Halle Berry gave fans an out of this world performance in season one of the sci-fi thriller series, Extant, which premiered last summer on CBS. She led an eclectic ensemble cast in what can only be described as a movie divided into ten parts; the mere premise separating it from what else in available to viewers on network television today. But that’s not the only thing that made this show stand out. Extant brought fans a visually stunning futuristic world complete with scientific advances and dark motives worthy of your viewing time. It sucked you into a reality where the lines between illusion and delusion were blurred to the point of being unrecognizable, and left you wanting more.

Berry starred as Molly Woods, an astronaut who just returned from a 13-month solo mission aboard a U.S. space station. Viewers slowly become privy to some of the less explainable portions of her trip as the show moves through the season and Molly attempts to readjust to life on Earth with her husband, John (Goran Visnjic), and their son (of the artificial intelligence variety), Ethan (Pierce Gagnon). As Molly painstakingly tries to make sense of her experience, she realizes that she’s several months pregnant – a phenomenon by itself considering her solitary status in space. Her quest for answers leads her to uncover a mystery within the organization she works for that escalates quickly from a hunch to a deadly game of cat and mouse.

The entire scenario is further complicated by John’s research into artificial intelligence – their son being a prototype for his company, Humanich, Ethan becomes a much sought after pawn later on in the season on two fronts. One, he is leverage to use against Molly and John, and two, when his abilities become useful to an anti-robotics terrorist organization that manages to infiltrate the company through John’s assistant, Julie (Grace Gummer). When Julie gets romantically involved with another amputee and beneficiary of robotic limbs, Odin, played by Twilight‘s Charlie Bewley) she opens the family, and Ethan, up to being compromised on a secondary level.

Molly is forced to go back into space at the end of the season in an attempt to stop the imminent threat against Earth from an alien species after her “son” provides her with alarming information about his origin. All in all, the season ends with a sense of success despite several deaths and the loss of Ethan’s physical body. Season two, set to debut this July, will no doubt capitalize on reuniting the Woods with their son and what his survival means to John’s research overall.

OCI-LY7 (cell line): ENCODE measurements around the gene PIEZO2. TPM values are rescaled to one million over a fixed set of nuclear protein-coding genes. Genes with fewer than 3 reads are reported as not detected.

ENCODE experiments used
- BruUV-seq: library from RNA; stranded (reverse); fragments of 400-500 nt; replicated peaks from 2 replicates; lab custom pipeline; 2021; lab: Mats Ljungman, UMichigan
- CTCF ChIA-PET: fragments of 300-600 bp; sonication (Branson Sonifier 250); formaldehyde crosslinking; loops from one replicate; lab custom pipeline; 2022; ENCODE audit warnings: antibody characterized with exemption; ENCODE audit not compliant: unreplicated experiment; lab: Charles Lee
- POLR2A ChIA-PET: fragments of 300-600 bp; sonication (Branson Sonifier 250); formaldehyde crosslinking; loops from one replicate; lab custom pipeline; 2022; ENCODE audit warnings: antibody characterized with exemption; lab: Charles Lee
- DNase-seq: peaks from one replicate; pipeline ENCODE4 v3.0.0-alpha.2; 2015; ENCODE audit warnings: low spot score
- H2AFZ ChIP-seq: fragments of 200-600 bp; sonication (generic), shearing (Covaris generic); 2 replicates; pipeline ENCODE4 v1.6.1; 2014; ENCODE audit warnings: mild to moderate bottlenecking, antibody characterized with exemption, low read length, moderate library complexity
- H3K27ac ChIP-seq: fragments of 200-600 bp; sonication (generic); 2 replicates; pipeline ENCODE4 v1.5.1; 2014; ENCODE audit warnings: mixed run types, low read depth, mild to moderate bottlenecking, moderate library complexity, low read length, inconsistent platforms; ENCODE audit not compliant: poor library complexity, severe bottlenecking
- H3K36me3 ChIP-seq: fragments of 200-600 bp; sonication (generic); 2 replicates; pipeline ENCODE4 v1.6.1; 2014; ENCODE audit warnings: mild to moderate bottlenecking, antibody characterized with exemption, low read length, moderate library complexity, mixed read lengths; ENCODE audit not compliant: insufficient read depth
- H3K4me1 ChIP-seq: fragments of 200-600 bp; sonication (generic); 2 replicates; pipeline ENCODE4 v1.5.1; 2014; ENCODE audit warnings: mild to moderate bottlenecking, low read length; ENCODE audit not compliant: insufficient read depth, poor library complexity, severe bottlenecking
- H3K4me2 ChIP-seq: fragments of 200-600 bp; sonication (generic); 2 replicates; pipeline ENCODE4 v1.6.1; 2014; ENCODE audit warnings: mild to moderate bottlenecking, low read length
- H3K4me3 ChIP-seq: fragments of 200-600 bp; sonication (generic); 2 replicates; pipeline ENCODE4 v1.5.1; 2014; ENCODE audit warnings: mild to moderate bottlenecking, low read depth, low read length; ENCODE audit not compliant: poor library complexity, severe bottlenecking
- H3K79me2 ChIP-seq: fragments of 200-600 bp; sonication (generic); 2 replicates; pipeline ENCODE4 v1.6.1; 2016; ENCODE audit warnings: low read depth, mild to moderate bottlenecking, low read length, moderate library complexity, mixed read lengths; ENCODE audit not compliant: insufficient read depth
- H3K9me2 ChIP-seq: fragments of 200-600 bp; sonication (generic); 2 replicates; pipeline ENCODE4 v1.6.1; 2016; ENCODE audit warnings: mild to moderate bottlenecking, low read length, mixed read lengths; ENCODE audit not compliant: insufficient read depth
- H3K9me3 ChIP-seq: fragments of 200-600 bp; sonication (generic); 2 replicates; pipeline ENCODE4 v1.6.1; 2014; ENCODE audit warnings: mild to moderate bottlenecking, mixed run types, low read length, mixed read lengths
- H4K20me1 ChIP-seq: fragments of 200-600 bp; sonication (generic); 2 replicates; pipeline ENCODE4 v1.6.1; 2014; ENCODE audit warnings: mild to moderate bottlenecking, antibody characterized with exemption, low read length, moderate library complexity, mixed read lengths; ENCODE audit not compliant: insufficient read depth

Extant has a lot of things to boast about, from it’s cast to it’s exquisite visual effects to the director’s pool (Sons of Anarchy‘s Paris Barclay being my favorite) – but overall it was the performances that really sold me. Obviously, Berry gave us her usual 110%, but the biggest surprise came from Pierce Gagnon who absolutely nailed his role as a human-like child. Extant is a show that asks viewers to suspend reality and nothing made it easier than watching how natural Gagnon’s portrayal of Ethan rounded out the sci-fi exploits of the show.

Another feature that I equally marveled at was the special effects used specifically to create Julie’s artificial limbs, which there is an entire special features clip dedicated to. It was so seamless that it was hard to grasp. This feature helped to contextualize the use of scientific advancements in everyday life as an extreme sense. The benefits of new research, particularly John’s, transformed the way a certain group of people, who are stigmatized in our culture currently, are able to transcend past their physical differences and closing the existing gap. extant

Extant looks extraordinary on Blu-ray disc, which is probably owed as much to the quality transfer as it is the original production value. As the special features revealed, the attention to detail in regards to every aspect of the filming of this project dwarf what viewers are used to seeing from a network television series. And, that attention to detail was not spared in terms of extras allocated for the Blu-ray disc either. A comprehensive set of special features made watching season one of Extant on Blu-Ray a real treat.

  • The Story of Extant
  • Extant: Filming Season One
  • Extant: The Cast
  • The Mythology of Extant
  • The Offspring
  • The Future World of Extant
  • The Visual Effects of Extant
  • Deleted Scenes from Select Episodes
  • Gag Reel And More

Although Extant was created as a television series, I highly recommend consuming it all at once. Since it’s not episodic in nature, it plays well sequentially as opposed to with lengthy wait time in between episodes.

Extant is available on Blu-Ray/DVD now, and returns to CBS for season two on July 1.

The Author

Lindsay Sperling

Lindsay Sperling

Lindsay Sperling has A.D.D. and her tastes reflect it. Her movie collection boasts everything from Casablanca to John Tucker Must Die to every season of Sons of Anarchy to-date. She adamantly supported a Veronica Mars Movie, hopes that the Fast & Furious franchise continues far into the future, and has read every popular YA book series turned film in recent years (except Harry Potter..). When she's not on an indie film set or educating the youth of America, she uses her time arguably productive as a freelance writer.

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